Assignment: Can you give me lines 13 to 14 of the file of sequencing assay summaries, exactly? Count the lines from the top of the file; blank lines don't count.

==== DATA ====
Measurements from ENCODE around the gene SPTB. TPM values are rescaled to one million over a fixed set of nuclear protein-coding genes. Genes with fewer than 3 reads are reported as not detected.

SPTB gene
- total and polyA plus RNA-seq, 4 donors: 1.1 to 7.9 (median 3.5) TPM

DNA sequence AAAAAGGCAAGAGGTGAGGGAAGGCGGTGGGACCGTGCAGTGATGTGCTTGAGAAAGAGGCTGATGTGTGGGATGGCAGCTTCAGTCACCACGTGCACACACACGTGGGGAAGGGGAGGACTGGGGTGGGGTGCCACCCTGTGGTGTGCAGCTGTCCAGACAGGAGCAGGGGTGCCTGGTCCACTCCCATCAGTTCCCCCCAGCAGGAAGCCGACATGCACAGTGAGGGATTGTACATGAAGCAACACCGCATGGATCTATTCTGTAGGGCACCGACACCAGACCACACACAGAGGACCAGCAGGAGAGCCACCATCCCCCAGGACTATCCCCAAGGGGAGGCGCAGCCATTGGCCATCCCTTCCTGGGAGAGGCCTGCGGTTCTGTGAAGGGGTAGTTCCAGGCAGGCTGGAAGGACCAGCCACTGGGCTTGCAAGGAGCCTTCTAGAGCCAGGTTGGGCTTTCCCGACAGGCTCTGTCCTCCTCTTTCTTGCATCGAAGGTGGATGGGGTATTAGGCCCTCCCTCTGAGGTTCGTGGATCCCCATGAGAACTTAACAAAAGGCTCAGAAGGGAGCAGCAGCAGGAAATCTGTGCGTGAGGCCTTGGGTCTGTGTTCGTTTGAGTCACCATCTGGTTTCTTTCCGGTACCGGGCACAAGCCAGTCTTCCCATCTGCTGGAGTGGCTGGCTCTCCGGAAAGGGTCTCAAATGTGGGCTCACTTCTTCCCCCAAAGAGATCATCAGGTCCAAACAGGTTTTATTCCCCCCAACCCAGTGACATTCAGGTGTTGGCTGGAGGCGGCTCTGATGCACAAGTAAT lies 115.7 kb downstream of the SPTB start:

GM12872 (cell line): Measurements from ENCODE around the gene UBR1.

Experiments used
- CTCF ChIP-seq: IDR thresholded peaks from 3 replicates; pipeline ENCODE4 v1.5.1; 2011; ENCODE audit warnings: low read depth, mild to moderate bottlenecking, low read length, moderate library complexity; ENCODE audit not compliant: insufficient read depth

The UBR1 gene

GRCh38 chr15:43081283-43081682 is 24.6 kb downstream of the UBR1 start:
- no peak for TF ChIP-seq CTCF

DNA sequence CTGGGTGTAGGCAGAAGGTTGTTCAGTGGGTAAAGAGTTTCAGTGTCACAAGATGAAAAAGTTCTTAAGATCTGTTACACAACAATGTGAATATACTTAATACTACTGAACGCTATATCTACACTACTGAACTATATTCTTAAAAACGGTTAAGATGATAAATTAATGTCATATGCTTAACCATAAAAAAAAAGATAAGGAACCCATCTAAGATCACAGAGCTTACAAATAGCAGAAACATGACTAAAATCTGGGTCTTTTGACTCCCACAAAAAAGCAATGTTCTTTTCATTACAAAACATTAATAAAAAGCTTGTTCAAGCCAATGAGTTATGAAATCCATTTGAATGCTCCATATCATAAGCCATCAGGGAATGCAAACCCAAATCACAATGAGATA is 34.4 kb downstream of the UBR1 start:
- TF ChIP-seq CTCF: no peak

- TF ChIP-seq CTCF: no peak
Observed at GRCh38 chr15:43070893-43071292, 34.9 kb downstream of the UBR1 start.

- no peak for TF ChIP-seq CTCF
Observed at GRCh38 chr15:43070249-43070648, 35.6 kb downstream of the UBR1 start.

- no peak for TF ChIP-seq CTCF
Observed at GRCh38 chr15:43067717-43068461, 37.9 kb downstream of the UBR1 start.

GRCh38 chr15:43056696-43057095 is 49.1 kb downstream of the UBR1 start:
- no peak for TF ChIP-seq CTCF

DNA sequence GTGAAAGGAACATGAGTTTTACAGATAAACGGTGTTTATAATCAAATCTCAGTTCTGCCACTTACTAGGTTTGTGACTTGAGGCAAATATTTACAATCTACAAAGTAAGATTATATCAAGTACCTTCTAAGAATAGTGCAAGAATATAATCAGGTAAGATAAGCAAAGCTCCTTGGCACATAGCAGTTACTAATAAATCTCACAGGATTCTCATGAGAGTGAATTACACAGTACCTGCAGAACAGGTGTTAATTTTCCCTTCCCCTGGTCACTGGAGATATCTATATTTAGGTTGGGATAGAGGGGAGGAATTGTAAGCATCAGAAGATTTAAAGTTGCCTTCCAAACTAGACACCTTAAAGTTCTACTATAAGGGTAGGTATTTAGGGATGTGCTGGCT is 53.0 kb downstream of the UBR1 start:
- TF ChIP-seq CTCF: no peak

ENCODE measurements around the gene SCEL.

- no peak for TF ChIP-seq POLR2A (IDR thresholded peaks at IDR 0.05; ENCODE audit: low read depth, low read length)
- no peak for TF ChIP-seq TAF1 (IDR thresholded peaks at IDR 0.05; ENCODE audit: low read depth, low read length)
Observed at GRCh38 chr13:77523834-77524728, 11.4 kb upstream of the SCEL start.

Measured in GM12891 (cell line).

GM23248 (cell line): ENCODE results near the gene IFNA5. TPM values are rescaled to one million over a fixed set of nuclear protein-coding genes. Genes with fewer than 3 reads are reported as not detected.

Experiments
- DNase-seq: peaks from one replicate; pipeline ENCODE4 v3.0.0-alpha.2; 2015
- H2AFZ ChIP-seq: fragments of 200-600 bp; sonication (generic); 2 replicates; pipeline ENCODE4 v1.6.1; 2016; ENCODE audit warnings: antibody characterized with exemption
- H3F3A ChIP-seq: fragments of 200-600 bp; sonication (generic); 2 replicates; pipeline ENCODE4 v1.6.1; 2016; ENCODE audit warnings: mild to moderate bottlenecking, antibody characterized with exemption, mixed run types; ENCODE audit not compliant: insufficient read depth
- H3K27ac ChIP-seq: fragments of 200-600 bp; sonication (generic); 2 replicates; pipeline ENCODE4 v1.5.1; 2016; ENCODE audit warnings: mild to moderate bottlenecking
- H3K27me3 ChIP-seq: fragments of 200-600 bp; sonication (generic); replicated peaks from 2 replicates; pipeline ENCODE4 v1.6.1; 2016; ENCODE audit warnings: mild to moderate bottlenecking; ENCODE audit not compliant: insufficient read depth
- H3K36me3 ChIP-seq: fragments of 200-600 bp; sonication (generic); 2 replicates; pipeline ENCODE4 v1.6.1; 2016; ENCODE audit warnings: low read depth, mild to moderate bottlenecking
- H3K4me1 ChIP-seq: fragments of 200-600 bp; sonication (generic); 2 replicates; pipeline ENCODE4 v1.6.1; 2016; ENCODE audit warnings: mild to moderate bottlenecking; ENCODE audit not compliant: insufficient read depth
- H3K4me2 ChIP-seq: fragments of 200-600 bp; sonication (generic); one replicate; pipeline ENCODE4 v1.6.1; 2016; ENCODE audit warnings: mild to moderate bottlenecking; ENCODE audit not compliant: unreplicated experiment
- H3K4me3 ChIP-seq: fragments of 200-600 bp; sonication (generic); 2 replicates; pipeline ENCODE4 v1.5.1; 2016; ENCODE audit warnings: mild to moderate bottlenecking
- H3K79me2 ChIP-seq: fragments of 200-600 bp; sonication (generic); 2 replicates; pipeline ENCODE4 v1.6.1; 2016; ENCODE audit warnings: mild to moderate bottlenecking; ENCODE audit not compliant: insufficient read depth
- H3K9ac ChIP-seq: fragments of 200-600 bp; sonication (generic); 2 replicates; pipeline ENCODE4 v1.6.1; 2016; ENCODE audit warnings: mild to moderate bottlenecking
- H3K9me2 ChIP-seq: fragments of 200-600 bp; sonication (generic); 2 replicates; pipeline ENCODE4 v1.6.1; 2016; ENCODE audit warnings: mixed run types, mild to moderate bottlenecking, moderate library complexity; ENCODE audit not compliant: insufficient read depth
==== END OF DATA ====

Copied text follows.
- TF ChIP-seq CTCF: no peak
Observed at GRCh38 chr15:43070893-43071292, 34.9 kb downstream of the UBR1 start.